Chapter 9: Foreign Market Entry and International Production.

Report
Chapter 9: Foreign Market Entry
and International Production
An Introduction to International
Economics: New Perspectives on the
World Economy
© Kenneth A. Reinert, Cambridge University
Press 2012
Analytical Elements
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Countries
Sectors
Tasks
Firms
Factors of production
© Kenneth A. Reinert, Cambridge University
Press 2012
Introduction
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Exports are just one way that firms can place
their products in foreign markets, a process
known as foreign market entry
Two other means are
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Contracting
Foreign direct investment
Contracting and foreign direct investment are
two types of international production
These are described in Table 9.1
© Kenneth A. Reinert, Cambridge University
Press 2012
Table 9.1: The Foreign Market Entry Menu
Category
Mode
Characteristics
Domestic
None
Purely domestic firm supplying home market
Exporting
Indirect Exporting Another firm acts as sales agent
Exporting
Direct Exporting
Firm completes export transaction itself
Contractual Licensing
License to foreign firm to produce abroad
Contractual Franchising
License with conditions to ensure consistency
Contractual Subcontracting
Contract with materials and specifications
Investment
Joint Venture
Jointly owned separate firm
Investment
Mergers and
Acquisitions
Purchase of part or whole of foreign firm
Investment
Greenfield
Brand-new production facility
© Kenneth A. Reinert, Cambridge University
Press 2012
Exporting
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Indirect exporting
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The home-country firm relies on another firm
known as a sales agent or trading company to
complete the export transaction
Direct exporting
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The home-country firm takes on the export
transaction itself
This can include the research, marketing, finance,
and logistics requirements of the trade trasaction
© Kenneth A. Reinert, Cambridge University
Press 2012
Contractual
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Licensing
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Franchising
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The home-country firm licenses a foreign firm to allow it to
use the home-country firm’s production process in the
foreign country
The home-country firm licenses a foreign firm to allow it to
use the home-country firm’s production process in the
foreign country but exerts more control over production and
marketing to ensure consistency across foreign markets
Subcontracting
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The home-country firm contracts with a foreign firm to
produce a product to certain specifications
© Kenneth A. Reinert, Cambridge University
Press 2012
Investment
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Joint venture (JV)
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Mergers and acquisitions (M&A)
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The home-country firm establishes a separate firm in the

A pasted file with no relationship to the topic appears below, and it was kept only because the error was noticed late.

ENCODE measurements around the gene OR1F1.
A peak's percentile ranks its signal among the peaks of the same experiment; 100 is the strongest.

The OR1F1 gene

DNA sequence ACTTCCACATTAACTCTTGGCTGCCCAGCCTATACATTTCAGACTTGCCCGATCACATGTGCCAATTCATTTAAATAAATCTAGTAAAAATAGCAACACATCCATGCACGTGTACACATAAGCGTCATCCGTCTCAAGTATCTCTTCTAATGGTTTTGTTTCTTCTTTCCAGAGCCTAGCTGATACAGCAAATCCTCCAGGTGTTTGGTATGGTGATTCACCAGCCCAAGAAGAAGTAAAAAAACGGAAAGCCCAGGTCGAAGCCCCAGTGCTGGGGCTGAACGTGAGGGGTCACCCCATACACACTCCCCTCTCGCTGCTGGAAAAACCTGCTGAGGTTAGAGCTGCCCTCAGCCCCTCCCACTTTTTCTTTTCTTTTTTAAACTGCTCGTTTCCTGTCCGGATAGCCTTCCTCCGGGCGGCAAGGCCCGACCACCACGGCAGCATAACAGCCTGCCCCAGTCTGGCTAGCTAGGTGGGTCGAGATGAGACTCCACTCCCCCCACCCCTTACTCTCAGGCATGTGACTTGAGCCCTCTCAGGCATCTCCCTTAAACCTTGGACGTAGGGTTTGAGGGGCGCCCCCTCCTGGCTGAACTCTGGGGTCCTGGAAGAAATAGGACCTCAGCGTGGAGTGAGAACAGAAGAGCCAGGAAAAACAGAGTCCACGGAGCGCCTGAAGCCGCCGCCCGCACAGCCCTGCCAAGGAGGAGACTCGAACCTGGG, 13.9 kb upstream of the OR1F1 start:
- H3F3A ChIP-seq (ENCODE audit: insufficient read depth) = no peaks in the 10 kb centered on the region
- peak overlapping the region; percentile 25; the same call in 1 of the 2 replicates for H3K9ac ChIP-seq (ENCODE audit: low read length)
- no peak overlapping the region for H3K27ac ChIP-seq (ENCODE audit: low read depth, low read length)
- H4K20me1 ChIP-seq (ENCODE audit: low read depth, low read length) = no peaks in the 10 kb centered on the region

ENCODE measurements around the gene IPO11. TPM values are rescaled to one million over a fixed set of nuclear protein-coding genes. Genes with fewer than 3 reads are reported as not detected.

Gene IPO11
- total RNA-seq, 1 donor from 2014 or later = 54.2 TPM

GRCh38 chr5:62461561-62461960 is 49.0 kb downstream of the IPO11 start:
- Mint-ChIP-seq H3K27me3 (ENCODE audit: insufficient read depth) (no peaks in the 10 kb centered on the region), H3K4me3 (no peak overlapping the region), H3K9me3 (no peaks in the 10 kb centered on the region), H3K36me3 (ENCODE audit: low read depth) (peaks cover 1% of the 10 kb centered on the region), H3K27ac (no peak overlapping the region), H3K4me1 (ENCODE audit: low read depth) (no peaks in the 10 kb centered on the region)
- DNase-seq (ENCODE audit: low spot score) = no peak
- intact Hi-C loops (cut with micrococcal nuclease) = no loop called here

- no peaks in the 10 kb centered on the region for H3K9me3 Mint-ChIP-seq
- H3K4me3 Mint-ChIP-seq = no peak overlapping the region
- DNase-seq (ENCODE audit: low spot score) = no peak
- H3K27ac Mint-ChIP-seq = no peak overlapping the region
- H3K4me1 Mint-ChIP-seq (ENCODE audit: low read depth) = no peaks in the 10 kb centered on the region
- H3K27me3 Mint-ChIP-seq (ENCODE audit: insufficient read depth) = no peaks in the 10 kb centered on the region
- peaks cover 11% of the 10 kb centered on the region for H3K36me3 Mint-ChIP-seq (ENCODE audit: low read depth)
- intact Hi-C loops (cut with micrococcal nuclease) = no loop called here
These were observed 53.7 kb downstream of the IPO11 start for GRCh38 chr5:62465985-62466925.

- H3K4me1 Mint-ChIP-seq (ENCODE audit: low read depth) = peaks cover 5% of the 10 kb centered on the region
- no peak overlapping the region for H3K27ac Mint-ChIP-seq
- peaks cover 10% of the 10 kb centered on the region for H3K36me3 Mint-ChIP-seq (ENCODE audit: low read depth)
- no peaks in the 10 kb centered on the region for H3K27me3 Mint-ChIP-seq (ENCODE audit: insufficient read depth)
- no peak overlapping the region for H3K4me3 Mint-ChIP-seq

foreign country that is jointly-owned with a foreign-country
firm
The home-country firm buys part (merger) or all
(acquisition) of the shares of an already-existing production
facility in the foreign country
Greenfield investment
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The home-country firm establishes a brand-new production
facility in the foreign country that it fully owns
© Kenneth A. Reinert, Cambridge University
Press 2012
Motivation for International Production
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Resource seeking
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Market seeking
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Locating near expected market growth, to better adapt a
product to local needs, and to supply intermediate inputs to
another firm
Efficiency seeking
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Gaining access to natural resources or human resources
Rationalize the established structure of international
production for economies of scale and scope
Strategic asset seeking
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Part of a strategic game among global competitors in
oligopolistic sectors
© Kenneth A. Reinert, Cambridge University
Press 2012
Strategic Asset Seeking
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Insights from Dunning and Lundan (2008)
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Acquiring or collaborating with another to thwart a competitor
from doing so
Merging with a foreign rivals to strengthen joint capabilities
Acquiring a group of suppliers to corner the market for a
particular raw material
Gaining access over distribution outlets to better promote its own
brand of products
Buying out a firm producing a complementary range of goods or
services so it can offer its customers a more diversified range of
products
Joining forces with a local firm in the belief that it is in a better
position to secure contracts from the host government
© Kenneth A. Reinert, Cambridge University
Press 2012
Entry Mode Choice
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Economic view
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Entry mode choice factors include
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A firm will chose the entry mode that will provide it with the
greatest risk-adjusted or expected return on the entry
investment
Degree of control
Level of resource commitment
Dissemination risk
Dissemination risk
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the possibility of a foreign partner firm obtaining technology
or other know-how from the home-country firm and
exploiting it for its own commercial advantage
© Kenneth A. Reinert, Cambridge University
Press 2012
Table 9.2: Factors Influencing Choice of
Foreign Market Entry Mode
Mode
Degree of
Control
Level of
resource
commitment
Degree of
dissemination
risk